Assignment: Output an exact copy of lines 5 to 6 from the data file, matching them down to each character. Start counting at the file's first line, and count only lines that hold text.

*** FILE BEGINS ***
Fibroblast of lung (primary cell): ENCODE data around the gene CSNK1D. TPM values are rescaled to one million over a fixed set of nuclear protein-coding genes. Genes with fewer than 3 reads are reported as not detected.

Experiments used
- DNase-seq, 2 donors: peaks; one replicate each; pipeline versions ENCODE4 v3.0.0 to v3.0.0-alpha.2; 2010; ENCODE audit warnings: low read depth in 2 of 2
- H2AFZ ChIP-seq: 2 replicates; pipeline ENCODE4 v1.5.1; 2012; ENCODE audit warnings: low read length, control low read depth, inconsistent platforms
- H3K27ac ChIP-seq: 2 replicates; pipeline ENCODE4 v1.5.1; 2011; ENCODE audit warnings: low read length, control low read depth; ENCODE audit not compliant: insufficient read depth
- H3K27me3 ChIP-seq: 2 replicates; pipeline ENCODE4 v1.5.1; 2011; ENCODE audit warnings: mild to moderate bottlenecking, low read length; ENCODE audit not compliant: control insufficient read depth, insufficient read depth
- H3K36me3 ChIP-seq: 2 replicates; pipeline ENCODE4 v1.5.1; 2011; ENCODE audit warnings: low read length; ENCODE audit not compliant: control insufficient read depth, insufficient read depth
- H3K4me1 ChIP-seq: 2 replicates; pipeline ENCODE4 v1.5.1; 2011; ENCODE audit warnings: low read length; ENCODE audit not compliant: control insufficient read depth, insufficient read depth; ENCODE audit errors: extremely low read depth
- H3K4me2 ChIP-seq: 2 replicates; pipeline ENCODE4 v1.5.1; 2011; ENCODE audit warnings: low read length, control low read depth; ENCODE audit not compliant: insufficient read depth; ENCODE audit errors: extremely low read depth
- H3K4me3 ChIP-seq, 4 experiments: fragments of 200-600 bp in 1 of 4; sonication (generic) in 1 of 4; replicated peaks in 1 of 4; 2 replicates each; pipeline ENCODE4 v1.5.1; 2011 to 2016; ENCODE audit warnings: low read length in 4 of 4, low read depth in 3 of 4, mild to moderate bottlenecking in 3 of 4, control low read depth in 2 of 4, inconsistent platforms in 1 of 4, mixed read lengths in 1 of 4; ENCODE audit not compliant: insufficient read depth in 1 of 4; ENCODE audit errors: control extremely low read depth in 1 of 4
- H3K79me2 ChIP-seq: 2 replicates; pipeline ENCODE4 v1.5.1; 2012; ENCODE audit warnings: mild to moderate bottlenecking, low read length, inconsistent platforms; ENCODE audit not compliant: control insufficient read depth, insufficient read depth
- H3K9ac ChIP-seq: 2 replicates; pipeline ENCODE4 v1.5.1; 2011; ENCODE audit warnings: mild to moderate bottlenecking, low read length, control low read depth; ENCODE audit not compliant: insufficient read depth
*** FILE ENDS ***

- H3K27ac ChIP-seq: 2 replicates; pipeline ENCODE4 v1.5.1; 2011; ENCODE audit warnings: low read length, control low read depth; ENCODE audit not compliant: insufficient read depth
- H3K27me3 ChIP-seq: 2 replicates; pipeline ENCODE4 v1.5.1; 2011; ENCODE audit warnings: mild to moderate bottlenecking, low read length; ENCODE audit not compliant: control insufficient read depth, insufficient read depth